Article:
“Toronto and the Maple Leafs: A City and Its Team” by Lance Hornby
Ice hockey, professional, history, Maple Leafs
October 3, 2017
5 of 5 stars (outstanding)
On December 19, 2017, the Toronto Maple Leafs will celebrate their 100th anniversary. The city of Toronto has embraced the team for all 100 of those years and that love affair is still going strong despite the fact that the Maple Leafs have not won a championship since 1967. To put that in perspective, that was the last year in which the NHL had six teams in the league – now five times as many teams compete for the Stanley Cup, but none for the Maple Leafs since then.
So why does this city hold this team in such reverence? The answer to this question is best explained in this wonderful book by author and sportswriter Lance Hornby, who has covered the team for the Toronto Sun since 1986. Through interviews, research and his own extensive knowledge of the history of the team, Hornby provides readers answers to this question along with wonderful memories of the team’s iconic former home, Maple Leaf Gardens and some zany stories about the arena and players.
The entire history of the team is covered in the book, including its homes and nicknames before Maple Leaf Gardens opened in 1931 and the opening of the team’s current home, Air Canada Centre. While those are interesting, the reader will especially cherish stories from Maple Leaf Gardens. There are many recollections from former team players and executives. Many of them have a story – Darryl Sitler has a particularly moving one about his run with Terry Fox. Every one of these men are fondly welcomed back as part of the Maple Leaf family, no matter how few games or how many years they were with the team.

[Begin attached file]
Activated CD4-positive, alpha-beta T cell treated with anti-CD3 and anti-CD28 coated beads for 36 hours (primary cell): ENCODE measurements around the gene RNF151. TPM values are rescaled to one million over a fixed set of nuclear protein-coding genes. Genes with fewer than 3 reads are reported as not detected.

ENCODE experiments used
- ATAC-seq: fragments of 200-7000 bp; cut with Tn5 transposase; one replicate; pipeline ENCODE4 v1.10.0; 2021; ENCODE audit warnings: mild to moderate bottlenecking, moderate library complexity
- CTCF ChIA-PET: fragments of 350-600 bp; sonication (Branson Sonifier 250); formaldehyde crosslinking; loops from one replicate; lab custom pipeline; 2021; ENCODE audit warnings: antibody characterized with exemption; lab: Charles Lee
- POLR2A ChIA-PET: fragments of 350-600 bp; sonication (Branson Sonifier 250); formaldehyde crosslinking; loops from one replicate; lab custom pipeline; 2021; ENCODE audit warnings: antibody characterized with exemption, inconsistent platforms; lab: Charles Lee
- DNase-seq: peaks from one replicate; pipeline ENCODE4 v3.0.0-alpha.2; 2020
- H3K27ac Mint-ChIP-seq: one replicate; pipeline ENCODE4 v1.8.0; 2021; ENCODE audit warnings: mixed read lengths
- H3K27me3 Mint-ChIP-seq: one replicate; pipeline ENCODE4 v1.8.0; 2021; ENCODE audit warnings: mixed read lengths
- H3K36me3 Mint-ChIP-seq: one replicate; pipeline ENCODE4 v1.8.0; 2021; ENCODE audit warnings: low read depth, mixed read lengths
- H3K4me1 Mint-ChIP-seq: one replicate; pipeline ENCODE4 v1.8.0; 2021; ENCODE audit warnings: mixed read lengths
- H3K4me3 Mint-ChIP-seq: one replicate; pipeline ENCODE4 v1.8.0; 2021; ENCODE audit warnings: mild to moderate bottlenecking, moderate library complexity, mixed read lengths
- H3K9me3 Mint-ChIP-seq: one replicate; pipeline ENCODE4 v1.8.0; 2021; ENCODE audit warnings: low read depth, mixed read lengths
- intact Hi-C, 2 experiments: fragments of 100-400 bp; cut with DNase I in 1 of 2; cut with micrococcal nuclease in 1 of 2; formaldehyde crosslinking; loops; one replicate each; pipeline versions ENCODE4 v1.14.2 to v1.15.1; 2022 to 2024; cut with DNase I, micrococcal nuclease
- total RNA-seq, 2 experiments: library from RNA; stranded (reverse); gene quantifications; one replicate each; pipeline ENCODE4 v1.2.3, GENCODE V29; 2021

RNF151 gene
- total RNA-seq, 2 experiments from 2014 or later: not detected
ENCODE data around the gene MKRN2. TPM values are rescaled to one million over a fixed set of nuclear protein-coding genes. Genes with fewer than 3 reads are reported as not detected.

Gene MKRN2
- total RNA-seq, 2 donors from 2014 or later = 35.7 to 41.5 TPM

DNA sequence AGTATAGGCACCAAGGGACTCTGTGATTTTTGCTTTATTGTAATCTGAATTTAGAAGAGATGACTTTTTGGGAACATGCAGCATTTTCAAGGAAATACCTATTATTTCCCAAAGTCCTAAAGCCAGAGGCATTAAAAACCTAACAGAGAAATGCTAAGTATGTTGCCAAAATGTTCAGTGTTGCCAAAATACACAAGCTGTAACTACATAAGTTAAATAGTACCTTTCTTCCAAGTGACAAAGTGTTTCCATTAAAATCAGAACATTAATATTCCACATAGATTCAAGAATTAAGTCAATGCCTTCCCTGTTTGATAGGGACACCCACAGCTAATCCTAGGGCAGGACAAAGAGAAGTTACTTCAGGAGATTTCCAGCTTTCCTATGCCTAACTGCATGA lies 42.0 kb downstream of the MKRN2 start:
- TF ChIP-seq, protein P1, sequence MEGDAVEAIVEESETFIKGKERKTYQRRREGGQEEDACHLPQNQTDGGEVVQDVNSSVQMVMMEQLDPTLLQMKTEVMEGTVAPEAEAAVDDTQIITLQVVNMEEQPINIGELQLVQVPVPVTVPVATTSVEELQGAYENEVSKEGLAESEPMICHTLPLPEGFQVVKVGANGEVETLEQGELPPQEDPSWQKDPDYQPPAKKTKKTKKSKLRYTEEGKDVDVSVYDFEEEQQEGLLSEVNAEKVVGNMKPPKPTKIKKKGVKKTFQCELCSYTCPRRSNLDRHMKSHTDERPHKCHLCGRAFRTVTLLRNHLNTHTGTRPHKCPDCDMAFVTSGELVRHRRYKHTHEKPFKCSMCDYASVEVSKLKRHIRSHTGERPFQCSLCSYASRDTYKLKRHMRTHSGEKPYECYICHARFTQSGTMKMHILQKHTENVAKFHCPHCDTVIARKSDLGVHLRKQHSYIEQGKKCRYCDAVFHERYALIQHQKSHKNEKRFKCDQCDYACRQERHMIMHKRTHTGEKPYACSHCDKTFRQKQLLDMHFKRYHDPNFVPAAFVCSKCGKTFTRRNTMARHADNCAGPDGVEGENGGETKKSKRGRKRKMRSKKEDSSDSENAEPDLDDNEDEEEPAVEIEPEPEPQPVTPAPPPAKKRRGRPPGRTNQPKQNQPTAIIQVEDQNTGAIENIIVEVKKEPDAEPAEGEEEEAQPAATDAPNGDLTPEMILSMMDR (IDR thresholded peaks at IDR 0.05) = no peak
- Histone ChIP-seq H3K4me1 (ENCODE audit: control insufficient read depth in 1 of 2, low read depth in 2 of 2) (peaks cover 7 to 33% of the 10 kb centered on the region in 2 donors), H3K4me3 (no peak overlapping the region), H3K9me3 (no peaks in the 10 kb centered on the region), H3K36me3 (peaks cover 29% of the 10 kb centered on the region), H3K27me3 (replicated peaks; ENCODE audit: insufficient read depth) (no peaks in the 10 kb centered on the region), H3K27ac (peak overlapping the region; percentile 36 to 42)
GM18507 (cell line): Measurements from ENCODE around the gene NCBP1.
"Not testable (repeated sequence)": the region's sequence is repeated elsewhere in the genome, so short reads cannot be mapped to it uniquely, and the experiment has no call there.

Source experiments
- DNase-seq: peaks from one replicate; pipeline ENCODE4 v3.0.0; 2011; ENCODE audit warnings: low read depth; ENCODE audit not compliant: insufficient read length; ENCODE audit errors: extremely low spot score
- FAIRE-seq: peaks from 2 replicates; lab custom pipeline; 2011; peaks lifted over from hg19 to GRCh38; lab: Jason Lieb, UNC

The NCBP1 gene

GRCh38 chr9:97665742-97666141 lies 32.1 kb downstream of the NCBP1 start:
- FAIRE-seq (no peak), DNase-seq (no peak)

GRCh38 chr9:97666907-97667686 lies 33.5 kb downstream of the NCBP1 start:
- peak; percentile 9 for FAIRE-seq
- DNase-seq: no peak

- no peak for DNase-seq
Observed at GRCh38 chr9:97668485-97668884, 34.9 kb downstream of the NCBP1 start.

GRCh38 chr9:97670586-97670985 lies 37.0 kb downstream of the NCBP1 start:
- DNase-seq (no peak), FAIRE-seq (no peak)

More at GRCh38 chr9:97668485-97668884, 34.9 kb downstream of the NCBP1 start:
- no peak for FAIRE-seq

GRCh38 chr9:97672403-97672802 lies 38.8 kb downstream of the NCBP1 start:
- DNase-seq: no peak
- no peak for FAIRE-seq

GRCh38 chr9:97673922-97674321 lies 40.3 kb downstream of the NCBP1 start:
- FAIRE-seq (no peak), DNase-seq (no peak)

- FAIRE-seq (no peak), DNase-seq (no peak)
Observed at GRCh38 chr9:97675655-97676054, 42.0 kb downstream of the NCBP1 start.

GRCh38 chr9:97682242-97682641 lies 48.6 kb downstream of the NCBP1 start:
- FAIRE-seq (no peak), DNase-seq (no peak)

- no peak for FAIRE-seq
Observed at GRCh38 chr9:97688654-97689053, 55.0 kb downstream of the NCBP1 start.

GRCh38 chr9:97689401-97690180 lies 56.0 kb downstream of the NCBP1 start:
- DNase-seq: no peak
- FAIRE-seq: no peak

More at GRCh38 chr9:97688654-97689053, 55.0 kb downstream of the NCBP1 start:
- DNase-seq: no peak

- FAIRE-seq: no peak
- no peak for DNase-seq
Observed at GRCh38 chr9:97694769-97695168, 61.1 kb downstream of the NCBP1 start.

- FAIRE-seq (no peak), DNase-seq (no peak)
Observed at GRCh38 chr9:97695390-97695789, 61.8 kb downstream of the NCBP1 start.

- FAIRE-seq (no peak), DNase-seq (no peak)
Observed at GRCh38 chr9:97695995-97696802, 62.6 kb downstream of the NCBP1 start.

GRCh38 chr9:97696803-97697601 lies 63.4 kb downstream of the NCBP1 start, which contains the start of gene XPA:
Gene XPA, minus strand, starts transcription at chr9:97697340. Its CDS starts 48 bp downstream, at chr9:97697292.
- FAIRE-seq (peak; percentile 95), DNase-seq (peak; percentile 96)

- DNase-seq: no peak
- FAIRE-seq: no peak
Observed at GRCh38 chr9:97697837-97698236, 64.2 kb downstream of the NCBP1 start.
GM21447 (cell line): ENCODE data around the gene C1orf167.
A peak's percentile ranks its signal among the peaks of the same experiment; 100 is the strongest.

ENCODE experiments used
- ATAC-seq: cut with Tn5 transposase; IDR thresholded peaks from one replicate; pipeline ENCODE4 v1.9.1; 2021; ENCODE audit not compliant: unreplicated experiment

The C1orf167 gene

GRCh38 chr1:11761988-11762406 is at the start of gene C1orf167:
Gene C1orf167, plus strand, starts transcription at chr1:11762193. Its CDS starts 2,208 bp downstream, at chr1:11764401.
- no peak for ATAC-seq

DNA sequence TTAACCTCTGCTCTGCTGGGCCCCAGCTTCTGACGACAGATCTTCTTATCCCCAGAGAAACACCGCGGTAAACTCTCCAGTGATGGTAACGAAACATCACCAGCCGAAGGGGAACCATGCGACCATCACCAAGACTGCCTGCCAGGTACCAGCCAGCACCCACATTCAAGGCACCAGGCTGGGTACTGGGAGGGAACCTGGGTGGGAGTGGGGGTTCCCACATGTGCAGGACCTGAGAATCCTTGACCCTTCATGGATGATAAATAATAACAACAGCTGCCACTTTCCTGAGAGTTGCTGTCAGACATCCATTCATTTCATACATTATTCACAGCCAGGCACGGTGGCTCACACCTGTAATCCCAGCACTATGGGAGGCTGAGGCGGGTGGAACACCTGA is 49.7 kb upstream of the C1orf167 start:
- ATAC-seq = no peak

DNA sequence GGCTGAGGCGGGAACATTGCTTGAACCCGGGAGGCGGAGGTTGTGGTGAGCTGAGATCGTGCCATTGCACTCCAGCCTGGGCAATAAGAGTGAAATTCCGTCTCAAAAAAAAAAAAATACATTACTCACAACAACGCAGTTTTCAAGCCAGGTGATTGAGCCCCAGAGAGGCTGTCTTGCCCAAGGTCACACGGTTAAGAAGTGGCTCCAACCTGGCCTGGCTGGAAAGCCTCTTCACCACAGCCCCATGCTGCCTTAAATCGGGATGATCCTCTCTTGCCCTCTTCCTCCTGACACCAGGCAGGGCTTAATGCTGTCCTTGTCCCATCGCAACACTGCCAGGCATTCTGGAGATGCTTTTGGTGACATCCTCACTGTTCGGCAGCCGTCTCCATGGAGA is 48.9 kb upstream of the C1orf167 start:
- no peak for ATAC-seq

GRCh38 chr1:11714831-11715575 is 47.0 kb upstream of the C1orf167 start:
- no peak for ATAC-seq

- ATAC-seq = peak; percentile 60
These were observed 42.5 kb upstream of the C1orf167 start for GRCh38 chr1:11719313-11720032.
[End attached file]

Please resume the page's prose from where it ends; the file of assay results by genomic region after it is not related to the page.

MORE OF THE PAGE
However, some of the best stories come from other people who had long-time connections to Maple Leaf Gardens such as ushers and long-time season ticket holders. It is through their visions and memories that the reader will truly feel the bond between the Leafs and the city of Toronto.
For an idea of just how much this team means to the citizens of Toronto, one only needs to hear the story of Mike Wilson, the “Ultimate Leafs Fan” as described in the book. Hornby writes about his collection of over 2000 pieces of Maple Leaf memorabilia and stories behind some of these items.
Other important events in Maple Leaf Gardens are mentioned in the book, such as the first Beatles concert in 1964 and the arrival of the NBA’s Toronto Raptors and the mess that was created when trying to have both teams as tenants. But these are simply minor distractions. The crux of the book is just what the title says – the love affair between a city and its team. Hockey fans will want to pick this one up, especially Maple Leafs fans, even if they already know most of these stories. It is a fun, fast paced book that was a pleasure to read – even for this old Minnesota North Stars fan.
I wish to thank ECW Press for providing a copy of the book via NetGalley in exchange for an honest review.
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